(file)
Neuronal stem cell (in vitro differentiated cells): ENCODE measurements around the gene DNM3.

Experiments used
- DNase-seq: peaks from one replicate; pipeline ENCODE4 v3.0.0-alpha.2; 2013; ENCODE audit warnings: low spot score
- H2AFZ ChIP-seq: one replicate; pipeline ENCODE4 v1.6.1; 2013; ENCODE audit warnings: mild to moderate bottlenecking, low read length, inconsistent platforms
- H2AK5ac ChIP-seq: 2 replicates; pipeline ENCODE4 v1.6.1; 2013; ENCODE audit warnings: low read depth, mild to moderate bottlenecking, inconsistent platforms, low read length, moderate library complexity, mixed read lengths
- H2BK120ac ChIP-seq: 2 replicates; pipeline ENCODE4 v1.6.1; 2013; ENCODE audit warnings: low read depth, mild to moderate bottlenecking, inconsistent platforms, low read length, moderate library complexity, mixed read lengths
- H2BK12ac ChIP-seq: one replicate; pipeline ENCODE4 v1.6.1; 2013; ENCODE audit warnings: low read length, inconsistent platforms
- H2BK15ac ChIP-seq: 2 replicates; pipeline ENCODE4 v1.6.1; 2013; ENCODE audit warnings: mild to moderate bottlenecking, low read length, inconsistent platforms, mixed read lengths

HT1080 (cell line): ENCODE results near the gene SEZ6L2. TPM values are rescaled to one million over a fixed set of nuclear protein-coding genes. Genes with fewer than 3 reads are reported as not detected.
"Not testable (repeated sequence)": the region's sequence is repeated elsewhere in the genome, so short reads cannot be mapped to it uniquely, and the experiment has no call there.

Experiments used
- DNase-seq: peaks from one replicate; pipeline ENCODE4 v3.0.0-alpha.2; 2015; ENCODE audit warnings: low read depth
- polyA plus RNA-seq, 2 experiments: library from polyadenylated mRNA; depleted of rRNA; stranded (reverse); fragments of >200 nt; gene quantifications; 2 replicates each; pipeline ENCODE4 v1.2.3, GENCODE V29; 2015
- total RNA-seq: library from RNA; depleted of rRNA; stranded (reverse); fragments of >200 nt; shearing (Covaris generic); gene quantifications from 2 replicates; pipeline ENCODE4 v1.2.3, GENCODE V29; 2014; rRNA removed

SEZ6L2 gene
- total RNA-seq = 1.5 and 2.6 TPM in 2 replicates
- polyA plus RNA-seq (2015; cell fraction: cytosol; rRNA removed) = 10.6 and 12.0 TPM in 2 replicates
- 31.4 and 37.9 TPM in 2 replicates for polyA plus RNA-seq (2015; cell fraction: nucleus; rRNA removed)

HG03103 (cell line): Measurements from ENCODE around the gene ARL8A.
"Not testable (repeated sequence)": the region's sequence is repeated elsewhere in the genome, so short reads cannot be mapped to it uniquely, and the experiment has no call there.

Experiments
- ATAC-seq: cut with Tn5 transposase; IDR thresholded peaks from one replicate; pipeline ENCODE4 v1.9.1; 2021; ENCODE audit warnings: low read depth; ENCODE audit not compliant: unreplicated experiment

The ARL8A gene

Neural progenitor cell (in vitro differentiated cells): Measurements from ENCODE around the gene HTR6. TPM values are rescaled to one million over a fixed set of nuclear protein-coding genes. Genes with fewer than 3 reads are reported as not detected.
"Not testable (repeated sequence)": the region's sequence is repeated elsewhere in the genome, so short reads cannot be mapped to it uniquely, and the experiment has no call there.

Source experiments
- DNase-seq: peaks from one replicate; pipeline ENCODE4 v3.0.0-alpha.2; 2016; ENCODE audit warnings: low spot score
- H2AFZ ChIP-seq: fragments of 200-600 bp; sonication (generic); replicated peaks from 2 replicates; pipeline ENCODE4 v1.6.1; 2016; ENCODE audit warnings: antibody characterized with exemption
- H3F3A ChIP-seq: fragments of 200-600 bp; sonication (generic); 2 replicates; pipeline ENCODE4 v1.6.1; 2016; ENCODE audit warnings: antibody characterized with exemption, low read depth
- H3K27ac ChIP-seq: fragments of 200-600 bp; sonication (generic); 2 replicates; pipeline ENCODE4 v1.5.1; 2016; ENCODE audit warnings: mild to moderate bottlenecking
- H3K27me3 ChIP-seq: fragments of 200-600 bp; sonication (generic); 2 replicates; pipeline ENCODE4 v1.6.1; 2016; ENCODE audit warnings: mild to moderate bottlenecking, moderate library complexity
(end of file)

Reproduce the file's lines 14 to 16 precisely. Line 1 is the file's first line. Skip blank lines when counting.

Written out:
- total RNA-seq: library from RNA; depleted of rRNA; stranded (reverse); fragments of >200 nt; shearing (Covaris generic); gene quantifications from 2 replicates; pipeline ENCODE4 v1.2.3, GENCODE V29; 2014; rRNA removed

SEZ6L2 gene
- total RNA-seq = 1.5 and 2.6 TPM in 2 replicates